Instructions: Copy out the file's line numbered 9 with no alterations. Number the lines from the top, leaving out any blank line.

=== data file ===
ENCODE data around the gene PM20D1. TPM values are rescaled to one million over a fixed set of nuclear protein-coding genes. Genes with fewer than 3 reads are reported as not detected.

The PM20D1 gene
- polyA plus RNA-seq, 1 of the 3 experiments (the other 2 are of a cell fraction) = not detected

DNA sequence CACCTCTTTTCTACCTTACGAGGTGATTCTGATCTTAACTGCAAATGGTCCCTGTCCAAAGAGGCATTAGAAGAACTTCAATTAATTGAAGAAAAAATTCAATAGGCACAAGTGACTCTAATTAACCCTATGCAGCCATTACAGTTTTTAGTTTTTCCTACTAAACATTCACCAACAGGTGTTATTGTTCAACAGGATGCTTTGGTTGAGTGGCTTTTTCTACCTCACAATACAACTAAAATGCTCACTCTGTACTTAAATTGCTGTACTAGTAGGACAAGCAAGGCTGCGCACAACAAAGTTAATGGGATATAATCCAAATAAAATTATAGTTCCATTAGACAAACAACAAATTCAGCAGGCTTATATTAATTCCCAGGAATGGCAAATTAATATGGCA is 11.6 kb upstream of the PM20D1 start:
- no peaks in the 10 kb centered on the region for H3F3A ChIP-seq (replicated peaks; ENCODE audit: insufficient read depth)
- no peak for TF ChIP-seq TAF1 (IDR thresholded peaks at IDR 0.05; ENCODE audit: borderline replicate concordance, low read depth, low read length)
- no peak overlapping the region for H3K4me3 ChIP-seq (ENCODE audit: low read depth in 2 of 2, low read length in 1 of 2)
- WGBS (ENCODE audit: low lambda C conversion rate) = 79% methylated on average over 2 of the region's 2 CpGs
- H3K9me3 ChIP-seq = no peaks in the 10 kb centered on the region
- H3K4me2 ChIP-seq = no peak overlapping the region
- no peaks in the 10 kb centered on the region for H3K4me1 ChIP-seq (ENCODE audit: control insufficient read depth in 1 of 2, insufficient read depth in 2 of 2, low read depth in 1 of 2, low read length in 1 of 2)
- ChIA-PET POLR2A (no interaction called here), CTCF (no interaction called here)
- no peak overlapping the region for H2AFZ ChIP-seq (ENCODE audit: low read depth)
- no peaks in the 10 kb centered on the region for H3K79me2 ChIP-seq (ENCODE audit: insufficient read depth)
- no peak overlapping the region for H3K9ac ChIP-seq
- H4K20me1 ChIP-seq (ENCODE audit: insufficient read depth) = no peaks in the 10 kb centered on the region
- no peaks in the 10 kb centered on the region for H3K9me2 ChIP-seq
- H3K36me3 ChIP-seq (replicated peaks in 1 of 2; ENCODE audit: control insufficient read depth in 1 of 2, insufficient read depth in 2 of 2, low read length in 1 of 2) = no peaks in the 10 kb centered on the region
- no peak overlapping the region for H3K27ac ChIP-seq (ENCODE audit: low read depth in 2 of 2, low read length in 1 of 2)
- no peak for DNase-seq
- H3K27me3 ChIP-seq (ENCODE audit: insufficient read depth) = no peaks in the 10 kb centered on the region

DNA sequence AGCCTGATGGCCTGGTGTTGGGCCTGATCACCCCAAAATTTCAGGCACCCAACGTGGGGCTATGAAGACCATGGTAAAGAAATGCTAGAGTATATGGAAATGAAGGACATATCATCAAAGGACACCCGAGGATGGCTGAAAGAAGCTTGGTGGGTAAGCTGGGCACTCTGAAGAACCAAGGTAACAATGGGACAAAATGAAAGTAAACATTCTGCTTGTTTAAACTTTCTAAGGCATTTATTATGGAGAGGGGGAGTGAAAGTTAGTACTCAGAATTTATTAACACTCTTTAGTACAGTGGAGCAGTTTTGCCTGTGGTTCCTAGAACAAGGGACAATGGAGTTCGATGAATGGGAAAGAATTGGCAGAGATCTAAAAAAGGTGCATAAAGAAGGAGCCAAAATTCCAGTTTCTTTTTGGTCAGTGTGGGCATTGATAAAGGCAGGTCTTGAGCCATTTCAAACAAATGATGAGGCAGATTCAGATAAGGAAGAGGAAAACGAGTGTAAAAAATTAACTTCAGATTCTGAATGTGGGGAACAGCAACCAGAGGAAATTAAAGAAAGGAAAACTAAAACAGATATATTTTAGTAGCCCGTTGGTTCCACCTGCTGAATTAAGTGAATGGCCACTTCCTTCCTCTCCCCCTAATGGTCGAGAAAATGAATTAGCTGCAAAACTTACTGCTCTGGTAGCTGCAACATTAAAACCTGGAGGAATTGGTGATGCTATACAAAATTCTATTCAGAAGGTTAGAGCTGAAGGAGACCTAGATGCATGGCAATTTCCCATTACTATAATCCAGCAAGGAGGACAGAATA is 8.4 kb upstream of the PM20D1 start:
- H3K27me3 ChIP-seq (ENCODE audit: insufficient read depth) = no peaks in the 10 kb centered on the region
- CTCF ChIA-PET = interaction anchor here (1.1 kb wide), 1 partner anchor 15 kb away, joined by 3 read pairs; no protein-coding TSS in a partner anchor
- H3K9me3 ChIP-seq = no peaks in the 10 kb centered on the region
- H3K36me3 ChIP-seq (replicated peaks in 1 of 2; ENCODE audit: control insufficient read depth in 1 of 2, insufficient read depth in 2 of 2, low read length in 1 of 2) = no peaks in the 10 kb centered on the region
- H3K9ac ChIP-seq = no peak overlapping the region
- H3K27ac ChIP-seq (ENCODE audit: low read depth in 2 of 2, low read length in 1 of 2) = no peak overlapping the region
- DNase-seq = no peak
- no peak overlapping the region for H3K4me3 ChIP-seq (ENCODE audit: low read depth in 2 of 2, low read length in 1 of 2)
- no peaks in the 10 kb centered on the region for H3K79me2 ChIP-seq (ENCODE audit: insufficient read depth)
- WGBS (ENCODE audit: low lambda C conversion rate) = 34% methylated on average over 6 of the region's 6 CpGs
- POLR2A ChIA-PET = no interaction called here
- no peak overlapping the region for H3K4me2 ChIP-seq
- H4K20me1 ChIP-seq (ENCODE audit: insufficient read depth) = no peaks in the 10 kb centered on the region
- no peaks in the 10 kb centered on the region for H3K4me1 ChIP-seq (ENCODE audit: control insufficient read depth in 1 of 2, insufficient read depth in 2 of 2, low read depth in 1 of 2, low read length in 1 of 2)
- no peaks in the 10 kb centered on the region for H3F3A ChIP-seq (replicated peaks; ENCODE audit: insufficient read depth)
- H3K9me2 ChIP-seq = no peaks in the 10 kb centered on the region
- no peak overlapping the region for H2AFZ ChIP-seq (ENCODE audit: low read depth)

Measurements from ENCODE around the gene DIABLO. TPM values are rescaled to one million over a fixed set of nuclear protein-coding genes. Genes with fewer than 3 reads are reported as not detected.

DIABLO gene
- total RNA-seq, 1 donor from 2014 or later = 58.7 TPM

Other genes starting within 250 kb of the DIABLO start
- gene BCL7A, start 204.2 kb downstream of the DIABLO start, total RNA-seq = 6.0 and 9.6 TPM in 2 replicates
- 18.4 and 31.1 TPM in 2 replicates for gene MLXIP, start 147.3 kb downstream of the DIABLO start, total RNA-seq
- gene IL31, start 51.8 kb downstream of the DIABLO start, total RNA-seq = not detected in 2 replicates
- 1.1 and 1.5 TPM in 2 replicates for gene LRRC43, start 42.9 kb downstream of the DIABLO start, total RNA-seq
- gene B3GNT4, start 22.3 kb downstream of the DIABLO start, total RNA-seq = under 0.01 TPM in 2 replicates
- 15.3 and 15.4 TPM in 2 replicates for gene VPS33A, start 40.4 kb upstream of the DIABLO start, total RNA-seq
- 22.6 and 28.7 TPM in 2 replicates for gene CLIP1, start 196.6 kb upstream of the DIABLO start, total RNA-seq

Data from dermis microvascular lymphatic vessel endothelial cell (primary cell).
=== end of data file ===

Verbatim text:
- H3K9me3 ChIP-seq = no peaks in the 10 kb centered on the region